Tim Hellwig, Chautauqua County Home administrator, has done all he can to wring savings from the Chautauqua County Home.
Hellwig recently told Chautauqua County legislators that cost-saving measures are working. The home is expected to save more than $200,000 this year through layoffs and attrition of a custodian, a ward clerk, operations assistant, food service supervisor and typist. Another $13,000 in savings can be realized through some different management of a few positions. The home has also increase use of private pay and Medicare residents, which bring in higher reimbursement rates than residents using Medicaid, and increased efficiency with an electronic medical record-keeping system.
For all that, Hellwig says, "We are where we should be."
Now, though, those who don't want to sell the County Home have a problem.
For all the progress Hellwig has made this year, there is still little he can do to permanently save money without some major help from the CSEA, the union which represents the home's employees. Automatic step increases for 75 new hires have cost the County Home more than $45,000 this year while merit-based and incremental increases required by the CSEA salary scheduled are being honored as well. Hellwig also says it will be difficult to see more cost savings without concessions from the union.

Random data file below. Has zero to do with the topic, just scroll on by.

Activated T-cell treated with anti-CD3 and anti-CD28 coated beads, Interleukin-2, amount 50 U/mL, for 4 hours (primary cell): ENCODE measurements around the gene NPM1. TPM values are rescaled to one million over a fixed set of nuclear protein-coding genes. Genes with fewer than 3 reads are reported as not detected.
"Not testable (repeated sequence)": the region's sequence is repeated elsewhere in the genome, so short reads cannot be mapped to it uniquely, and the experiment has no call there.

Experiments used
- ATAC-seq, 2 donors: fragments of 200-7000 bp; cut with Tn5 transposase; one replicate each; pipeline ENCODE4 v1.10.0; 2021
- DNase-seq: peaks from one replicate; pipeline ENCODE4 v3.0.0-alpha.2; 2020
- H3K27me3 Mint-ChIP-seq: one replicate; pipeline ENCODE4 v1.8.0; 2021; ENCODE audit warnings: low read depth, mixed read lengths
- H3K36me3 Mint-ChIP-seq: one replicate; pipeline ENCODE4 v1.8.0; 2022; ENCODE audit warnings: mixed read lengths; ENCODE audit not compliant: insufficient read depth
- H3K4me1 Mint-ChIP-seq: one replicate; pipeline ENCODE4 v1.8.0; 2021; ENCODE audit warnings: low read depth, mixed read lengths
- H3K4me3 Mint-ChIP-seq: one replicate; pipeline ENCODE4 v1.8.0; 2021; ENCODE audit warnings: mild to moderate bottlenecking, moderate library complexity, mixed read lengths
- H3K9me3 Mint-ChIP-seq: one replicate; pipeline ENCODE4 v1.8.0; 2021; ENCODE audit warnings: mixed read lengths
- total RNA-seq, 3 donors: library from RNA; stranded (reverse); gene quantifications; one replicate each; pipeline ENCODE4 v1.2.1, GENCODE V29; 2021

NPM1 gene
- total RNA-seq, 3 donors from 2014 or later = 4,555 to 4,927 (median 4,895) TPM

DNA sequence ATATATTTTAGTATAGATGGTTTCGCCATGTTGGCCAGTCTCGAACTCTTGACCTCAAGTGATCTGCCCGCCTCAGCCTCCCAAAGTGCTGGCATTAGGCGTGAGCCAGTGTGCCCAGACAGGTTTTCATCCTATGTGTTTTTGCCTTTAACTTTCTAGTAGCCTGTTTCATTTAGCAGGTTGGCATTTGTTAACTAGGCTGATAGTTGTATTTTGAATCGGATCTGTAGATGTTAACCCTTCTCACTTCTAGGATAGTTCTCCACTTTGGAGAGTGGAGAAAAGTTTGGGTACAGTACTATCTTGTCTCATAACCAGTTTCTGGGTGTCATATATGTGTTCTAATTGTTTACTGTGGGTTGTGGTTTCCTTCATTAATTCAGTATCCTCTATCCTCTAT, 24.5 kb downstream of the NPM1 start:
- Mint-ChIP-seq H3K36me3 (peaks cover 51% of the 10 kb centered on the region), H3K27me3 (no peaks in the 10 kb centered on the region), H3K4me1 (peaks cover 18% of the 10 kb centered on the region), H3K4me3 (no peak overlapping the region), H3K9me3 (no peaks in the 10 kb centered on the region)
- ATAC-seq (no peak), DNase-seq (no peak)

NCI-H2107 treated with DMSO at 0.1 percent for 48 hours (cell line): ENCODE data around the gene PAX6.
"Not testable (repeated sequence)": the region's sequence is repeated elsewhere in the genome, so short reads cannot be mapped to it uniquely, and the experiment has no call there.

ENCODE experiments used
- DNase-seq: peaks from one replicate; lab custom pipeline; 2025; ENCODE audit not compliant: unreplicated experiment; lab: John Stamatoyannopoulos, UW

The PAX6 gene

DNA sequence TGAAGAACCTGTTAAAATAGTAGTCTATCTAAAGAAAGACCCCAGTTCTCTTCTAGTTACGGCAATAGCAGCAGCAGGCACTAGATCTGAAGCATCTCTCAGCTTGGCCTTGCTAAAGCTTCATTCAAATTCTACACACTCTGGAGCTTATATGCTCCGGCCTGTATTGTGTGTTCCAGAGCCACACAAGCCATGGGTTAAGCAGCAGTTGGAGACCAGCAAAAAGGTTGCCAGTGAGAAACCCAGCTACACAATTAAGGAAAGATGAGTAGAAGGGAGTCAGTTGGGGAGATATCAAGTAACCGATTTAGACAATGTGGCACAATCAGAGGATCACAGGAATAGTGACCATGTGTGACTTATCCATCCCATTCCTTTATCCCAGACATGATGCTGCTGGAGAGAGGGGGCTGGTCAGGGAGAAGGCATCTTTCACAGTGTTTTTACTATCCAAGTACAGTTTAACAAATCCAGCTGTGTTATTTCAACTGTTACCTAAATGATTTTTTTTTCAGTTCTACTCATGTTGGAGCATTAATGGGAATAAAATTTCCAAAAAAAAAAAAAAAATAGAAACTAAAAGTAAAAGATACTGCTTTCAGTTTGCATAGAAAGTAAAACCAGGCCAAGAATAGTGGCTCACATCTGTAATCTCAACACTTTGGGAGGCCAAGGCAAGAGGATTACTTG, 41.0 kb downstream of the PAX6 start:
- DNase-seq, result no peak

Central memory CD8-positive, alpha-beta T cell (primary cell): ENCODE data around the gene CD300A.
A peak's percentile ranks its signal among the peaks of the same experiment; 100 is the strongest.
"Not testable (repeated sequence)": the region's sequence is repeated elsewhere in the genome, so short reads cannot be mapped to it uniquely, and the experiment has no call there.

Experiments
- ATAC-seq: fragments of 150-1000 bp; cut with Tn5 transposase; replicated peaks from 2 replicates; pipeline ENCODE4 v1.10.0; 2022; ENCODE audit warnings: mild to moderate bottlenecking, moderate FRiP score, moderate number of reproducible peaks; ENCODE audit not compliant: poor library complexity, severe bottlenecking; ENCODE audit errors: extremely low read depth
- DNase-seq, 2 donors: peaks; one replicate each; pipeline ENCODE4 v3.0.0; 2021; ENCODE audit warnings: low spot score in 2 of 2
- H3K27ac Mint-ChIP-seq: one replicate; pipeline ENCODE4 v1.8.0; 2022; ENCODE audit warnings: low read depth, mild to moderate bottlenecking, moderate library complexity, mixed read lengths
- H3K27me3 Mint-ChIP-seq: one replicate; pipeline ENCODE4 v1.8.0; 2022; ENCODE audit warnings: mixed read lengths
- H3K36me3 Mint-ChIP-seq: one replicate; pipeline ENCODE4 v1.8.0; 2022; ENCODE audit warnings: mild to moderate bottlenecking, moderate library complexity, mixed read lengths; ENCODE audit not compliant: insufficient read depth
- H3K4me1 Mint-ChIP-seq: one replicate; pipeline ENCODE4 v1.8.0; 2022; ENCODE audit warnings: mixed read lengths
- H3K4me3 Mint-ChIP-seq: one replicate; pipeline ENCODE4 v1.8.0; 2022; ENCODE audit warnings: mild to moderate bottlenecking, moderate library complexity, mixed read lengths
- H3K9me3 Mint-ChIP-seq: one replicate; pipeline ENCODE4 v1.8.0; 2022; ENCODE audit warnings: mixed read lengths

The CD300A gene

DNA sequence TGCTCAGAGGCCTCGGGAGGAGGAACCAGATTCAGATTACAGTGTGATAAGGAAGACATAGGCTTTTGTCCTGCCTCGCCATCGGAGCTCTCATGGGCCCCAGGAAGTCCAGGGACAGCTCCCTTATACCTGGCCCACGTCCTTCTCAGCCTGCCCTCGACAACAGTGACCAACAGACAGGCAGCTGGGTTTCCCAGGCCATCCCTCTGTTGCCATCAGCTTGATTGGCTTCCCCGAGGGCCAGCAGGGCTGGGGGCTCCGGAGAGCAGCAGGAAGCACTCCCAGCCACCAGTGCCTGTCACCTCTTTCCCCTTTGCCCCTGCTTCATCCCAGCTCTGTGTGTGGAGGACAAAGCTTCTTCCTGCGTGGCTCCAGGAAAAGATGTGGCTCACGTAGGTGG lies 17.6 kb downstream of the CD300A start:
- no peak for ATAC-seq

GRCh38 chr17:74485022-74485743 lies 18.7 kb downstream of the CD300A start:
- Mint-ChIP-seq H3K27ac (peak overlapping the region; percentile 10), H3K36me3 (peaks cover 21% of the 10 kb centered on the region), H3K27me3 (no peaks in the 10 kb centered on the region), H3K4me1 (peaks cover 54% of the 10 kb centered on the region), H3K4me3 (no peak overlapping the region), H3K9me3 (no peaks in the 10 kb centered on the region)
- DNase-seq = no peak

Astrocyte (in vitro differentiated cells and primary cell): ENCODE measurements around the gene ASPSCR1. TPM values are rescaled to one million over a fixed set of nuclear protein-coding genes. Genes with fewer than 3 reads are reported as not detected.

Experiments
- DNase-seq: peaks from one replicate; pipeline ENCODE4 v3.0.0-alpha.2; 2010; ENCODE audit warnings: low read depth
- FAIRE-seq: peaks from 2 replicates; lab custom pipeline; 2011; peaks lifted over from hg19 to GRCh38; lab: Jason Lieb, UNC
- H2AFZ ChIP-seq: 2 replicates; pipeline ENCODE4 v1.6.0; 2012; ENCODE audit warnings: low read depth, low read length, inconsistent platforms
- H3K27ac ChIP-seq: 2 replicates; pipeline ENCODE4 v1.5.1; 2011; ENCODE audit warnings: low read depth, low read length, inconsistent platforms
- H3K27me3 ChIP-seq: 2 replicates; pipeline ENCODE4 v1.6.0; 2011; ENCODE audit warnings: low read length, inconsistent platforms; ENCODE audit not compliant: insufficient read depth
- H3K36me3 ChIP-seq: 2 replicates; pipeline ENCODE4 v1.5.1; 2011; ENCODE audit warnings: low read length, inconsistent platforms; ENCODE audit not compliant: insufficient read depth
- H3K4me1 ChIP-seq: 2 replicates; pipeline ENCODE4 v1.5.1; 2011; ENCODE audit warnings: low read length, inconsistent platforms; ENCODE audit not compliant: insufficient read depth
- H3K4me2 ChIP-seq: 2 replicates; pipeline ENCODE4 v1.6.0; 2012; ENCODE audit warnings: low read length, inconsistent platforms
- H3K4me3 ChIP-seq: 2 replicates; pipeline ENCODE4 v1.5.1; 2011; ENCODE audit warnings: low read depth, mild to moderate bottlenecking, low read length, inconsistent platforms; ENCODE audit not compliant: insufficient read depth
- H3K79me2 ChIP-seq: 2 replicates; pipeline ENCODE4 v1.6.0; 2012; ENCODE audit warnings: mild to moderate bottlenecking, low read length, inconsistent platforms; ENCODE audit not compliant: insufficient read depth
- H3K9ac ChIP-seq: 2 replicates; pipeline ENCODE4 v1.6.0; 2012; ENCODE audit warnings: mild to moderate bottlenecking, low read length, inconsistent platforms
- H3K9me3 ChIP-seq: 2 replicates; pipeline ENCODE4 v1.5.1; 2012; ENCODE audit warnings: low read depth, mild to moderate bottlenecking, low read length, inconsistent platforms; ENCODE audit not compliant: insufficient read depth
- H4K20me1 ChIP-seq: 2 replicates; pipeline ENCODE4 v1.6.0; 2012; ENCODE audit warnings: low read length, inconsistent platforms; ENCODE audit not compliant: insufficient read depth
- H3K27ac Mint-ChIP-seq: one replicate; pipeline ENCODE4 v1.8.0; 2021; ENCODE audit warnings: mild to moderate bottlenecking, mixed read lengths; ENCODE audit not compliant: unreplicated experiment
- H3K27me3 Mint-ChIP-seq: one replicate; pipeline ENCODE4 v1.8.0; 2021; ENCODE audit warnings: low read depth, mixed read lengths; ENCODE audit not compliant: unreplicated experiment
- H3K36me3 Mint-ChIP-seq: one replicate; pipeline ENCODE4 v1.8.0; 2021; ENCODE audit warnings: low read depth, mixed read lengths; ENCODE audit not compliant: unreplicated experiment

And, there is that little matter of IGT funding the home receives from the federal government - after it is secured with funding from Chautauqua County taxpayers. Saving a few hundred thousand dollars is nothing to sneeze at except, that is, when it is compared with the county's IGT funding. The county will spend $2.1 million on IGT funding for the home in 2013. The pennies the home is saving are still dwarfed by the dollars it receives from Chautauqua County. That's not a situation that is likely to change any time soon.
It's why we continue to say, in the clearest words possible, Chautauqua County's best course of action is to sell the Chautauqua County Home.